Canadian Accent...

Hi, me and my friends have this kind of tradition thing we do, whenever we go out to like the movies or to the shopping centre (mall) we have whole different identities and i am going to take it one step further and make myself canadian.

Does anyone have an pointers of how i could sound canadian?

like just some every day words and how they are pronounced (phonetically)?

thanks

I believe Canadians speak English - you haven’t got a hope of passing yourself off as an English speaker.

And from one Sydney-dwelling wrestling fan to another - read the forum descriptions before posting in GQ if you don’t want Manny to come along and lay the smackdown on you. :slight_smile:

You want to make yourself sound like a Canadian, eh?

Raw, er, uh, Sydney, you will be better off posting this kind of inane chatter to MPSIMS.

Get a Bob and Doug McKenzie tape and a couple of Yoopers CD’s, and study them. That will get you close enough to be passable:)

Talk like an American, but try to sound humble and intellegent rather than loud and annoying. No kidding: in every foreign country I’ve been to the locals could tell I was North American, but had to ask where I (or the group I was in) were from; they knew we were’t American because we weren’t rowdy and pushy enough. - no revenge replies for the Canadian necessary here; I know what I am mentioning is just a stereotype, but hey… you asked.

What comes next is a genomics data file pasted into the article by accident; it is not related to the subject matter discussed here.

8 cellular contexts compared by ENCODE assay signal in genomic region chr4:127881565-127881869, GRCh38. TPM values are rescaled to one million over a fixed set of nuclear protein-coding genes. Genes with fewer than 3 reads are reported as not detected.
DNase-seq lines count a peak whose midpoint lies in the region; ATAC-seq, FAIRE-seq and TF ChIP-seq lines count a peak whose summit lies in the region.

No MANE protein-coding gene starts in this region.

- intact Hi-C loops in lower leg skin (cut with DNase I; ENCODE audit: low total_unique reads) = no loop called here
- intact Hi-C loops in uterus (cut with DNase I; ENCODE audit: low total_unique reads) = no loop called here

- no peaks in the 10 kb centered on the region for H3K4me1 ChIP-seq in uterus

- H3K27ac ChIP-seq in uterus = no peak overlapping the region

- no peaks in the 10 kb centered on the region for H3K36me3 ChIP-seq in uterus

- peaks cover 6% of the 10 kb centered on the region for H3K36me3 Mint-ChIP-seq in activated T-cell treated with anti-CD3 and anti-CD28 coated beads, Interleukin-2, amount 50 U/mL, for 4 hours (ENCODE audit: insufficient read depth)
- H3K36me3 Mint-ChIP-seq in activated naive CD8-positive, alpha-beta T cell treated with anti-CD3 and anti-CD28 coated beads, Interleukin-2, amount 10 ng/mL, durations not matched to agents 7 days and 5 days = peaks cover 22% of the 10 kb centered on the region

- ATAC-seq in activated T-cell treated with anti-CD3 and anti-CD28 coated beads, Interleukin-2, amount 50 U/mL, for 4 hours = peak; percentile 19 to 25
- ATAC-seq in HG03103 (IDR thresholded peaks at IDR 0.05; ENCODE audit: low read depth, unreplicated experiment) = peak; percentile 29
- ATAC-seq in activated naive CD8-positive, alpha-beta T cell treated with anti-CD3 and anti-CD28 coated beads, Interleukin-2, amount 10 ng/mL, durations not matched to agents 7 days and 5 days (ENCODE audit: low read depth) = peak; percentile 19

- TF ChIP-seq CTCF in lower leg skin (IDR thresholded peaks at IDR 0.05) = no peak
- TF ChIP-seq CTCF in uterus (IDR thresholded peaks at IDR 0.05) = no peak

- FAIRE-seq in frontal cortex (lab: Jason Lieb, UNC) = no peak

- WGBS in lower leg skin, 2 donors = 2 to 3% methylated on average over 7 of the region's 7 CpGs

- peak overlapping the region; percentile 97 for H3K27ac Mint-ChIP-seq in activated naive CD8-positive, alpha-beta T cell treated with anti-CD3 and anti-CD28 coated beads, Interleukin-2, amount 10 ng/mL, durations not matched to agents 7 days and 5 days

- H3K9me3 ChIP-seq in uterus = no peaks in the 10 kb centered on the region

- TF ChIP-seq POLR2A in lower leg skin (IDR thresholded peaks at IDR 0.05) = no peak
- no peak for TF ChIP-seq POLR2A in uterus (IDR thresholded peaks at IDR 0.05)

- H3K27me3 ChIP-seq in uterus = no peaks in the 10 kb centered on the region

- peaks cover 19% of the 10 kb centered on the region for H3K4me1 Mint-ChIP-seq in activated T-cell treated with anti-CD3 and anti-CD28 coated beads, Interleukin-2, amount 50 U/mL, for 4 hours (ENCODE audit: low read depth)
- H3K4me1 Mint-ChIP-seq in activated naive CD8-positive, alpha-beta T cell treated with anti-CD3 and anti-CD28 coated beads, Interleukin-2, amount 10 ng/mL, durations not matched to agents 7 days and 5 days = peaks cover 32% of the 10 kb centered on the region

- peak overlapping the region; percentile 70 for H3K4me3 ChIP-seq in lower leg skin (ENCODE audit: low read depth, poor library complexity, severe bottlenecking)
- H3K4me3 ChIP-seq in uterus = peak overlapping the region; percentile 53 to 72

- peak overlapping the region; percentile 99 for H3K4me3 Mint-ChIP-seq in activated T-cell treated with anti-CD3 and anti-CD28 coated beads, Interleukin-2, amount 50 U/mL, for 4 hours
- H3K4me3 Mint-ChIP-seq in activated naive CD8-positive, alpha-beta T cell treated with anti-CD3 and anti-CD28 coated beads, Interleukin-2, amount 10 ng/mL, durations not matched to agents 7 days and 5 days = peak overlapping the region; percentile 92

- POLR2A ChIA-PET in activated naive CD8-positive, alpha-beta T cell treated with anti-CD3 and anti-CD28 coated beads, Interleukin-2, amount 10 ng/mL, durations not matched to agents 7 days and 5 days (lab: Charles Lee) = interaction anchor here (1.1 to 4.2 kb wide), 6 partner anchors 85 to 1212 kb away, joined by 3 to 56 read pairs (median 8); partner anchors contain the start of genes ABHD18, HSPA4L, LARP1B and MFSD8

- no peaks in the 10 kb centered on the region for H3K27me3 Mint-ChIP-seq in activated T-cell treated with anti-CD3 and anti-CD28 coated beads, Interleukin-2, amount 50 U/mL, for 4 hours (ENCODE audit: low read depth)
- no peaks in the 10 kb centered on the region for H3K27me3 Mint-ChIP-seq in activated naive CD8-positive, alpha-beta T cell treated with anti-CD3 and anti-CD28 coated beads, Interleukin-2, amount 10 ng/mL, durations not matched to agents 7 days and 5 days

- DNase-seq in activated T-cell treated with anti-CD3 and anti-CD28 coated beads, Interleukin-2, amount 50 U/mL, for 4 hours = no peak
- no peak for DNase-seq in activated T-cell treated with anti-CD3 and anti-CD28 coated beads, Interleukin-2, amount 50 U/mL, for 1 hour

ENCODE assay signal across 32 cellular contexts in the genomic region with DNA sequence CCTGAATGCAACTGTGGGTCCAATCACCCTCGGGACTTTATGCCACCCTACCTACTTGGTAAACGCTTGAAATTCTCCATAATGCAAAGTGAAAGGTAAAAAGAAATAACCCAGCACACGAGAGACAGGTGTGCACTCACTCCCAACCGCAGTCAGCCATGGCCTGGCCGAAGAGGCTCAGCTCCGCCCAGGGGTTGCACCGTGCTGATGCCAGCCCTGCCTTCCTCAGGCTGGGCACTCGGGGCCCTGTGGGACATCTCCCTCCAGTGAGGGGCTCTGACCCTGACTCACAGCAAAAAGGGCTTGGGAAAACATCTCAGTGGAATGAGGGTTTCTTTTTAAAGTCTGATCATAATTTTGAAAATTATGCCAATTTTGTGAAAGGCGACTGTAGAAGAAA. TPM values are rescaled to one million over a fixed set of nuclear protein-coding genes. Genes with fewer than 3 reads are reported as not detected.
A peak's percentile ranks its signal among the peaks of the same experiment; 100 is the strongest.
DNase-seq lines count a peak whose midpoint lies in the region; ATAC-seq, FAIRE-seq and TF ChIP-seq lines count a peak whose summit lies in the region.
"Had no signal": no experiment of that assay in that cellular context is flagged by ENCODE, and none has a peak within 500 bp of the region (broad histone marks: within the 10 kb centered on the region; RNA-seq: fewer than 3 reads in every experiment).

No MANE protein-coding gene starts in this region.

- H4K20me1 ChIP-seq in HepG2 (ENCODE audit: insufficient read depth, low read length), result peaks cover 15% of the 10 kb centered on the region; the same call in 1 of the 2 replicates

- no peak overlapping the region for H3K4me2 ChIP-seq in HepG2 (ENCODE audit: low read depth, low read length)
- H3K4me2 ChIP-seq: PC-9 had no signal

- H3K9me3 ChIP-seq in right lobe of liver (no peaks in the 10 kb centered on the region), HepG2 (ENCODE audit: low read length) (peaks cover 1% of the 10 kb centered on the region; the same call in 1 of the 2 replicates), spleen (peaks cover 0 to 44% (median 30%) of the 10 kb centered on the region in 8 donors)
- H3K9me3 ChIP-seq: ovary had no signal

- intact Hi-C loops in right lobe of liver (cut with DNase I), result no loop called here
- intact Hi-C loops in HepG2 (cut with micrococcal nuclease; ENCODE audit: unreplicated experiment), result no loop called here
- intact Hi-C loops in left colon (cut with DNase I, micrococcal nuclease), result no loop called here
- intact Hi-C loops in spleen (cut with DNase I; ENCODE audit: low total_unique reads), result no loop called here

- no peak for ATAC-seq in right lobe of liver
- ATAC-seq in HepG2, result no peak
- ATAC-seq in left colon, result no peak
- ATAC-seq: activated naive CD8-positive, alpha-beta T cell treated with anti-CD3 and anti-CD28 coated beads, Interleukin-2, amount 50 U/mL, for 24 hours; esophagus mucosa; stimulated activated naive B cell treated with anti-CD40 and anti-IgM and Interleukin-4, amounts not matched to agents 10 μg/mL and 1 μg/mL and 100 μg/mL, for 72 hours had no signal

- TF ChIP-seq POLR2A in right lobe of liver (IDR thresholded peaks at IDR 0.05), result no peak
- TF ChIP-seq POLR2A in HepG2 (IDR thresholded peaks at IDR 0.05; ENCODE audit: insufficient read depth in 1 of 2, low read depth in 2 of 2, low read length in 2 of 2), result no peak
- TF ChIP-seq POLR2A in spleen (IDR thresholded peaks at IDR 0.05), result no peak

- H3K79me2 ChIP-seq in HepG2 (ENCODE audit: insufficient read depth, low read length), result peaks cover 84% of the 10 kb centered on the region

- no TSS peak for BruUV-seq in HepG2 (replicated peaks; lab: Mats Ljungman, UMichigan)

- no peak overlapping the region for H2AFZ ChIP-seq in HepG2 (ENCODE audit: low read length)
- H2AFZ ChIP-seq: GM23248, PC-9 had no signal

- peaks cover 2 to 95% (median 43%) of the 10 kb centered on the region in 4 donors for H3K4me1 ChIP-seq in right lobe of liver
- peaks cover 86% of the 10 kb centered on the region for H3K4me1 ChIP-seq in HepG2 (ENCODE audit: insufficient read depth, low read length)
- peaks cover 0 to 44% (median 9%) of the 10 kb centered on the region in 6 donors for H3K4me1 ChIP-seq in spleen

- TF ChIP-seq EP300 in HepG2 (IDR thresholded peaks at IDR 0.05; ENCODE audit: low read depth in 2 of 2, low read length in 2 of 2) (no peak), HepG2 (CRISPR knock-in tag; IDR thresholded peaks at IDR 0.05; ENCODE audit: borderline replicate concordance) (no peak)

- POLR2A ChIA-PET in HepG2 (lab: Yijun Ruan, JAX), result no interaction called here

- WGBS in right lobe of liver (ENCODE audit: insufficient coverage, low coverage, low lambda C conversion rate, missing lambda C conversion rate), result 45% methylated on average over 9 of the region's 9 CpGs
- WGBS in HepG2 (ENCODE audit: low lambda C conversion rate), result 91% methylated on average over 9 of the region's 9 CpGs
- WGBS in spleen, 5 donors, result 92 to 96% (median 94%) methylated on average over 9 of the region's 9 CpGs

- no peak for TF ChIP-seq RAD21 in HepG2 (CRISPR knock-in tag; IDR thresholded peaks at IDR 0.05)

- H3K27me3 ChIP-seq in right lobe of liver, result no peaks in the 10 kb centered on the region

So, are you saying we 'merkins are the Germans of North America? Hmmmm? :smiley:

Well, that’s the general idea the Scots, English, French, Spanish, Portuguese, Moroccans, and Thais gave me. Canadians and Americans don’t speak the language any different; the general way foreigners tell us apart when we travel is by the degree to which we do or donot try to assert our dominance on the people of that country. (That or by the little flags sewn on our backpacks)

What part of Canada do ya want to be from, eh?

In her book *Murder Ink,*Dilys Winn gives a short overview of the Canadian, English and Australian accents:

We’re such a big goddamn country and our clusters of igloos are so far apart that we don’t have just one accent. Matter of fact, you’d be stretching it to say we all speak the same language. Why, I’ve got a patent pending on a simultaneous translation device which can be attached to a telephone just so people on the east coast can talk to people in the west…

This Canadian’s from Alberta, now working in British Columbia (either of which are twice the size of Texas by themselves). You do notice some “accents” between provinces (like the Newfies for example), but it’s the same thing in the States; the difference between NewYorkers, southerners, etc… But there’s no such thing as a difference between Canadian and American accents like the difference between Jamaican and Scottish for example.

Then why do you need the flag on your backpack, if people can tell you apart without it?

Incidentally, when you’re travelling, you are the foreigner.